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This year has been one of the toughest on record when it comes to energy supply and prices. With the hangover of Covid-19 plus the war in Ukraine, the world right now is in the middle of an energy crisis. Add to this the fact that global warming demands that we use less energy as a planet overall, and the news that Ethereum was cutting its energy usage is welcome indeed. We take a look at how the cryptocurrency has done this, and the expected impacts of this move.

Photograph: Stock

While cryptocurrencies have taken the world by storm in the last decade as the future of financial transactions, there is one enormous elephant in the room when it comes to the model’s sustainability. Cryptocurrencies simply use an exorbitant amount of energy.

Last year, the world’s second-largest cryptocurrency, Ethereum, used the equivalent amount of energy as the entire nation of Chile — 78 terawatt hours. In a time when energy prices are through the roof and the need for us to use less is urgent, this is a huge issue. However, Ethereum will no longer be consuming such a large amount of energy. News this quarter is that the cryptocurrency will be slashing 99% of its energy consumption — as much as all of Hong Kong uses in a year — thanks to a shift in its approach.

Regardless of your interest in the digital world, or physical environment, this is a major moment in the history of cryptocurrency. Is Ethereum modeling the new norm here?


Photograph: Stock

Shift From Proof of Work to Proof of Stake Behind Reduction in Energy Consumption

This big shift by Ethereum, known as the merge, is something of an unknown quantity.

To date, Ethereum and other major cryptocurrencies have used what is known as a proof-of-work approach to their transactions. This has required significant amounts of energy because it operates through a large number of machines guessing code in order to win cryptocurrency and transaction fees. This process of crypto-mining has been very lucrative for some, however, as more players enter the market, it becomes less and less efficient. Check out CryptoMeister’s Ethereum guide to understand more of the history behind this shift.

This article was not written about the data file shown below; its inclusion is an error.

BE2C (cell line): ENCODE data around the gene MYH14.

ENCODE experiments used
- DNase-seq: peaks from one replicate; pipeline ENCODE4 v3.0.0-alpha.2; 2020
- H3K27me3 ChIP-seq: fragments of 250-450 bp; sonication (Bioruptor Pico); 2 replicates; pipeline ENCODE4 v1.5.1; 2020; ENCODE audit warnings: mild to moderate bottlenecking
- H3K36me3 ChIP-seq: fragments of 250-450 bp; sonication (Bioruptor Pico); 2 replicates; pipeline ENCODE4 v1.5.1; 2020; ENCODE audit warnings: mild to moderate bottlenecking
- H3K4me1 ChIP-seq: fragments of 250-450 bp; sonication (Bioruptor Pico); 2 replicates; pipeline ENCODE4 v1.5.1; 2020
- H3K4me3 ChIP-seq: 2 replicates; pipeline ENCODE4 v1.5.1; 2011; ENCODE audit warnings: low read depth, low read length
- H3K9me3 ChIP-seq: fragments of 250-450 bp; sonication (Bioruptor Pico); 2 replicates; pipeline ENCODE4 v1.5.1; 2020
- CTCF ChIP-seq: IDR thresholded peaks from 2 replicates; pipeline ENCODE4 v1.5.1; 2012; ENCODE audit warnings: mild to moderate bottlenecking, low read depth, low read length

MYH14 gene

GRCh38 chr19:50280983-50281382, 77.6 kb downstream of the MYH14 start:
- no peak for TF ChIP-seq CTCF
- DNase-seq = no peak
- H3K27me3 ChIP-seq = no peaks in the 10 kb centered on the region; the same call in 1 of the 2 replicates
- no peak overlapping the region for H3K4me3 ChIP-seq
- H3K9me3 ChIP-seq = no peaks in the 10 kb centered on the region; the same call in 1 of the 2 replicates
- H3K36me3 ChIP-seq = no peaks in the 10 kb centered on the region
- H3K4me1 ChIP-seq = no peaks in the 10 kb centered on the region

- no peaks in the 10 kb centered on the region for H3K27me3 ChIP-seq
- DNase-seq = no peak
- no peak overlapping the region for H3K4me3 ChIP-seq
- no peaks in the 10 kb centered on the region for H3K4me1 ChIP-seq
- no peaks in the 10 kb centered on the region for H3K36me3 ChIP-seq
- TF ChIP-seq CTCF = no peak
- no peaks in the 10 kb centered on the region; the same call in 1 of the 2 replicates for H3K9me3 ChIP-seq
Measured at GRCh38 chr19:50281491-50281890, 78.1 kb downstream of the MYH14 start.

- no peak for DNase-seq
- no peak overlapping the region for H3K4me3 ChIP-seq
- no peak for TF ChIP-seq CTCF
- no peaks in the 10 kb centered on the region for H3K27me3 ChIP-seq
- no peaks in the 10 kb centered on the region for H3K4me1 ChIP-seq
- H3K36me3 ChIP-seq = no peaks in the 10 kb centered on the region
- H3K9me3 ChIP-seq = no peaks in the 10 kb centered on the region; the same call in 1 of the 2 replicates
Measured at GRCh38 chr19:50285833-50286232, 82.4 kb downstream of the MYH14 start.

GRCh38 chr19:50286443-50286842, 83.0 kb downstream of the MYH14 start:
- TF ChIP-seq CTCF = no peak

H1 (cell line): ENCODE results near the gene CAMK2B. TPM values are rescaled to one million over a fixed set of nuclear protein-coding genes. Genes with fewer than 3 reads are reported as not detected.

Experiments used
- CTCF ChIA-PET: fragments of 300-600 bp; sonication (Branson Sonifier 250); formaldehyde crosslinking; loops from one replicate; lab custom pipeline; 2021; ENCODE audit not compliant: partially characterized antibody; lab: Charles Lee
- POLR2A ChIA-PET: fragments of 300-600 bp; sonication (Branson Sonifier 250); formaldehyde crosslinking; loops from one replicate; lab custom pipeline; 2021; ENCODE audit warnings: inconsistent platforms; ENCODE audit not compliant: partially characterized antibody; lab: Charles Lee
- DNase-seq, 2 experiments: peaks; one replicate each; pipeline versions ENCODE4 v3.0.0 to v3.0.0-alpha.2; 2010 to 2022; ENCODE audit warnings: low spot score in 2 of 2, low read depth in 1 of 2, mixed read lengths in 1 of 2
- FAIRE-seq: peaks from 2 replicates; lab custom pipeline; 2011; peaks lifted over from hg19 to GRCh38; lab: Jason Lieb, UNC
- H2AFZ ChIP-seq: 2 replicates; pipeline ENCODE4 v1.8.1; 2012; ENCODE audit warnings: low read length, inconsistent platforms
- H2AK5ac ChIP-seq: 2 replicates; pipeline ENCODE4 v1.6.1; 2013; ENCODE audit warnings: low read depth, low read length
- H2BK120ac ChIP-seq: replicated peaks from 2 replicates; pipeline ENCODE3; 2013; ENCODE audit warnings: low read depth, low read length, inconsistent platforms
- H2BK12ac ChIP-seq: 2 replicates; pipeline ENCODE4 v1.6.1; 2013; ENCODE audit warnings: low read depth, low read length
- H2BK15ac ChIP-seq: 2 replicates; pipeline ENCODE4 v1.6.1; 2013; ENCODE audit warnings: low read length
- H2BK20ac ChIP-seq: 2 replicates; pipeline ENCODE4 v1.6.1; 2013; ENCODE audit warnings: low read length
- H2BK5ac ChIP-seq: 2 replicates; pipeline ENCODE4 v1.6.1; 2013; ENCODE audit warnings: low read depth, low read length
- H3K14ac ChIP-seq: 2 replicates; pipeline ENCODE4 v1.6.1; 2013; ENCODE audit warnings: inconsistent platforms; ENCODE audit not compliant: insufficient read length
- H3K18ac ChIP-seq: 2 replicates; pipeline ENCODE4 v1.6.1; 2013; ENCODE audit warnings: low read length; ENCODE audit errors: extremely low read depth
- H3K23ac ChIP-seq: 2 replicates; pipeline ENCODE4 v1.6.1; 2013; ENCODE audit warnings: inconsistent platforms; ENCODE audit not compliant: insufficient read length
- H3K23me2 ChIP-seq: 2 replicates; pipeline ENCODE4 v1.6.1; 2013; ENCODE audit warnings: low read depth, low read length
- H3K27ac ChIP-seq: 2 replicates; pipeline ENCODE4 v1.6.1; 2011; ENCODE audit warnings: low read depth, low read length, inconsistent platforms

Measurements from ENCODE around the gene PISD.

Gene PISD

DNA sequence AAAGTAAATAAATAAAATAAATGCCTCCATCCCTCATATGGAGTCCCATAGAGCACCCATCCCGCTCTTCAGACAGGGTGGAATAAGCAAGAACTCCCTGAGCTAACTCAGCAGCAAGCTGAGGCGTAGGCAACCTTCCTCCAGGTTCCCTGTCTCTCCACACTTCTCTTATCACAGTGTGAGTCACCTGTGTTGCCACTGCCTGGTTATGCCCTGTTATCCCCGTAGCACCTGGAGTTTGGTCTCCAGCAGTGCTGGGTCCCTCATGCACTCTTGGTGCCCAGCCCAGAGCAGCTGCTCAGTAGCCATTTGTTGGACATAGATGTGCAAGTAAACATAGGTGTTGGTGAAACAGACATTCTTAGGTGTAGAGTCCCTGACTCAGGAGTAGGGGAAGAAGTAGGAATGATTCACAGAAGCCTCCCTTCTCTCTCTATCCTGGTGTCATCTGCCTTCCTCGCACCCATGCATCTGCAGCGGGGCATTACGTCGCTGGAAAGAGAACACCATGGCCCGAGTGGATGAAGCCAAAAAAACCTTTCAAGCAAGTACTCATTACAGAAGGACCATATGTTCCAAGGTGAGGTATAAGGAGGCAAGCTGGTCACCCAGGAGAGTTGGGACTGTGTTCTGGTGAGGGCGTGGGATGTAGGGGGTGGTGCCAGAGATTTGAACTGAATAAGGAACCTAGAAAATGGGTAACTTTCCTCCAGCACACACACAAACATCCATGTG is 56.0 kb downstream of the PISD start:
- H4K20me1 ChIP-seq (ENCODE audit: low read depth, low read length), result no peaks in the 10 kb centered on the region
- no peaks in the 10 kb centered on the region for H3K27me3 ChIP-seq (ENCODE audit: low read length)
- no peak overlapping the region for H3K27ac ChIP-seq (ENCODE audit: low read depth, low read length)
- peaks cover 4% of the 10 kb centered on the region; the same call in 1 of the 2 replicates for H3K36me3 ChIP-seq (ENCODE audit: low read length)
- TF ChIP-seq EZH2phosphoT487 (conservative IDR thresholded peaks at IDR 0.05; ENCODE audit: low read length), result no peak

Now, however, Ethereum is moving to a proof-of-stake approach. This involves some holders of Ethereum staking a certain amount of their cryptocurrency, and then this determines who gets to do the work of validating transactions. This will drastically reduce the number of machines operating in the space while maintaining the network’s integrity given that players have staked their own coins against the transactions they’re validating.

Why Ethereum’s Shift Could Be Rendered Pointless

While governments around the world are doing what they can to mitigate the rising cost of energy, the gains made by Ethereum may be short-lived.

Critics are concerned that while Ethereum has drastically slashed 99% of its energy consumption, the reality is all of the machines that were used to mine Ethereum, won’t just vanish into thin air. Chances are, the machines will be repurposed to mine for another cryptocurrency, producing just as much pollution, just in a slightly different context.

Only time will tell whether these critics have a valid point, or whether Ethereum is genuinely transforming the cryptocurrency industry to be much greener.

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